During one of our first few days at the new hospital, one of our favorite nurses coined a new phrase for Max's issues- she would call them a 'Max Attack' and the name immediately stuck and even the doctors would refer to them that way in rounds. A Max Attack was a much cuter term than the appropriate medical term which would be apnea leading to bradycardia or a lapse in breathing that would cause dramatic heart rate drops and even more dramatic color changes. What would happen is that Max would get mad. Max is still very sensory sensitive and any sort of sensory overload would set him off and living in a loud well lit crowded NICU meant that he seemed unavoidably triggered many times a day. Sometimes even having to poop or move would upset him. He would start to cry. His face would turn beet red. Then as he opened his mouth bigger and bigger, it would seem to get stuck there. He would look like a flaming red statue, all of his limbs incredibly stiff. Then as he held that for more seconds without oxygen, the red would transition to a bright purple, then a blueberry blue. As he continued not breathing, the blue would turn paler and then duskier, a gray blue before he would finally pass out and the stiffness would collapse and he would be sheet white. It was truly quite a display. Another wonderful nurse nicknamed him Maximillan the Chameleon for his capacity to be so many different colors.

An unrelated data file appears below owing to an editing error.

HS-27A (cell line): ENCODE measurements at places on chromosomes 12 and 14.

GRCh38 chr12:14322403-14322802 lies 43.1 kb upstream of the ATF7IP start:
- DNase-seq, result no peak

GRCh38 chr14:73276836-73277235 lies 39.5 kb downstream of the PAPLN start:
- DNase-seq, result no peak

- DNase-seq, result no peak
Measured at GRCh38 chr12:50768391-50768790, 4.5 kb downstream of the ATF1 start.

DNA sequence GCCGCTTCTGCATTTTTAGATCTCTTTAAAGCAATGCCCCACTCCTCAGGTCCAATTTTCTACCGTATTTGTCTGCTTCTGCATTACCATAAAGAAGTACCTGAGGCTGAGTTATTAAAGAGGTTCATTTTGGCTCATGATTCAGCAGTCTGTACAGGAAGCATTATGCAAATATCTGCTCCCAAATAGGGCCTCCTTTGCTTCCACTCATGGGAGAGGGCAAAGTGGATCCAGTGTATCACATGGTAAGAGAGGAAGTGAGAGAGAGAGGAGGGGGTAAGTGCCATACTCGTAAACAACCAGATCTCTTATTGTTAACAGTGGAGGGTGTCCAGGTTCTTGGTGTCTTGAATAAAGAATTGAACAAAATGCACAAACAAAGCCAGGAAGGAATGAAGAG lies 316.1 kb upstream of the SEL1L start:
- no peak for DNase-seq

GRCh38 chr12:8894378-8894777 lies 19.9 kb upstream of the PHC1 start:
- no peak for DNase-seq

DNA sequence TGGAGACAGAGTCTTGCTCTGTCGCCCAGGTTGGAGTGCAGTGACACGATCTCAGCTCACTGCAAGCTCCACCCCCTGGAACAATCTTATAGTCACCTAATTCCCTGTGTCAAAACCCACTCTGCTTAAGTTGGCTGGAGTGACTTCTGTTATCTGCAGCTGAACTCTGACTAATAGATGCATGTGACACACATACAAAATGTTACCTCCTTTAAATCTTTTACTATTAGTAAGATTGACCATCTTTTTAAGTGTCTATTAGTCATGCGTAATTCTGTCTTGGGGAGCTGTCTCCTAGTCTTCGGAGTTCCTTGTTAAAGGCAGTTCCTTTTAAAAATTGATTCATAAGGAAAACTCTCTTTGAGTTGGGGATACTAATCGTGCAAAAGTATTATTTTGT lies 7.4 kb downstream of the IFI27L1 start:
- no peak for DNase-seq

Max would start this process initially many times a day, probably once an hour. If you could calm him down before he got too worked up, you could often prevent the full experience. Al and I became experts at spotting the turning red phase and trying to hold and console him back to calm before any trace of the blue came on. Often we were successful. Other times he would truly turn blue but we could get him to calm and catch his breath before he would pass out. But there were times when we just could not get him to breathe again and he would go all the way to passed out white and then the nurses would have to 'bag' him meaning they put an ambu bag which looks like a mask with a balloon attached and they make a tight seal and start pumping the balloon which is attached to an oxygen tank. It is basically sending high pressure intense oxygen at him to try and trigger him to take a breath himself. Sometimes the nurses would get him breathing in just 5-10 pumps. Other times it would be a minute or more of pushing the air in before he would respond and breathe. In those early months it was 8-10 times a day that he would need to be bagged.